Addiction is a chronic, relapsing disease, characterized by compulsive drug seeking and use, accompanied by functional and molecular changes in the brain. In addition to being addicted to methamphetamine, chronic abusers exhibit symptoms that can include anxiety, confusion, insomnia, mood disturbances, and violent behavior. They also can display a number of psychotic features, including paranoia, visual and auditory hallucinations, and delusions (for example, the sensation of insects creeping under the skin). Psychotic symptoms can sometimes last for months or years after methamphetamine abuse has ceased, and stress has been shown to precipitate spontaneous recurrence of methamphetamine psychosis in formerly psychotic methamphetamine abusers.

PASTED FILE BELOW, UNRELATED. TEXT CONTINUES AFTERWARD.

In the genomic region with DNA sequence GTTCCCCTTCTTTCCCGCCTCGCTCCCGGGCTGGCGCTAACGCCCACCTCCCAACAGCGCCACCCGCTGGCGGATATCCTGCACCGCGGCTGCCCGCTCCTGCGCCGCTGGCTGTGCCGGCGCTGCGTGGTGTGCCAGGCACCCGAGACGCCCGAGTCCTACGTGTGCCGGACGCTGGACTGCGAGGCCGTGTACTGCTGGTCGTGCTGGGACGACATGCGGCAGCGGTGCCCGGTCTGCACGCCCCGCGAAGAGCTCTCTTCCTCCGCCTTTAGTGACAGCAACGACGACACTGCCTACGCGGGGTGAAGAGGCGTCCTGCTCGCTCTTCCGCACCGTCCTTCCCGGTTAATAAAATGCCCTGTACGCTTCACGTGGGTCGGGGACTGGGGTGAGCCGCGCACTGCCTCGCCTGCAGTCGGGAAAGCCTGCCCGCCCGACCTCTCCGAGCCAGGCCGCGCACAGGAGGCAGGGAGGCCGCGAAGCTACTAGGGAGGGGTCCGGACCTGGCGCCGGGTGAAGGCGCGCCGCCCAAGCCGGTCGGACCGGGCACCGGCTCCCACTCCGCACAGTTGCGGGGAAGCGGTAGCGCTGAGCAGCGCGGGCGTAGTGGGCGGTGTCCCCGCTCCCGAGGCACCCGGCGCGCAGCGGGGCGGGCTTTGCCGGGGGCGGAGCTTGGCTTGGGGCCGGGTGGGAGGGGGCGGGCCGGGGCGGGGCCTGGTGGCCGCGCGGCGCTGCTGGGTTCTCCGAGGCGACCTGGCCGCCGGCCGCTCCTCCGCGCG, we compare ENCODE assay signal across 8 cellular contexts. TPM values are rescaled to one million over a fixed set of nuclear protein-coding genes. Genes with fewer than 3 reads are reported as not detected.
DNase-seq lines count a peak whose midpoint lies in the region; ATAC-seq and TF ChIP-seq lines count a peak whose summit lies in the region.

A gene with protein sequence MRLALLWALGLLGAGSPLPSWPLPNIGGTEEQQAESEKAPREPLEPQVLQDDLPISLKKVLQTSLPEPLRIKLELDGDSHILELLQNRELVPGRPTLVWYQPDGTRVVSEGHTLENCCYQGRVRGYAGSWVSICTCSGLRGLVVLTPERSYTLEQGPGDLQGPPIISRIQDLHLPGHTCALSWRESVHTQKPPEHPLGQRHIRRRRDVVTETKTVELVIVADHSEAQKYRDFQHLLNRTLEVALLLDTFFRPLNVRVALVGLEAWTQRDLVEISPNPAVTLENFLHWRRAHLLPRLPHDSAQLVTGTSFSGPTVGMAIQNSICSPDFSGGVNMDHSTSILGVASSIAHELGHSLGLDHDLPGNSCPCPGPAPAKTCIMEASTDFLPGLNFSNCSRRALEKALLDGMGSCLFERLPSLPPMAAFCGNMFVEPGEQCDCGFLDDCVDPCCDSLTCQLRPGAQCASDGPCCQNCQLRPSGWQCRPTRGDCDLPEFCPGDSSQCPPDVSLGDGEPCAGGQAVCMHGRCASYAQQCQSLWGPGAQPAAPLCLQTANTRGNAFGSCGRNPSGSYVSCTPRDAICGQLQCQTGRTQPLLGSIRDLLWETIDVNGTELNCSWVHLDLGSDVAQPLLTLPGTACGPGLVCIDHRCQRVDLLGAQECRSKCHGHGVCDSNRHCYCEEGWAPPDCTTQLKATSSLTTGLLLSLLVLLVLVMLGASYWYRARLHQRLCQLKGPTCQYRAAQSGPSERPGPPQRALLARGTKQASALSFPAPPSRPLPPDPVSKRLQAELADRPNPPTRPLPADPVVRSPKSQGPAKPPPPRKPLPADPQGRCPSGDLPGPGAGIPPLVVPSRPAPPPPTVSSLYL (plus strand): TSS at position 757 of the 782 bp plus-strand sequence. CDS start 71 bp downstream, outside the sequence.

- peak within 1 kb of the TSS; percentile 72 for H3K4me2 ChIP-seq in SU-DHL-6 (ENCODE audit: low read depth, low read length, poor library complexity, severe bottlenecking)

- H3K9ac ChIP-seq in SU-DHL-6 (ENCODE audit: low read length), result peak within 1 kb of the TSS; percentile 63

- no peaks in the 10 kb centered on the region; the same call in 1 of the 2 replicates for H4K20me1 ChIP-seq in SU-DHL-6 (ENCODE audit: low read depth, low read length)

Methamphetamine is commonly known as “speed,” “meth,” and “chalk.” In its smoked form, it is often referred to as “ice,” “crystal,” “crank,” and “glass.” It is a white, odorless, bitter-tasting crystalline powder that easily dissolves in water or alcohol. The drug was developed early last century from its parent drug, amphetamine, and was used originally in nasal decongestants and bronchial inhalers. Like amphetamine, methamphetamine causes increased activity and talkativeness, decreased appetite, and a general sense of well-being.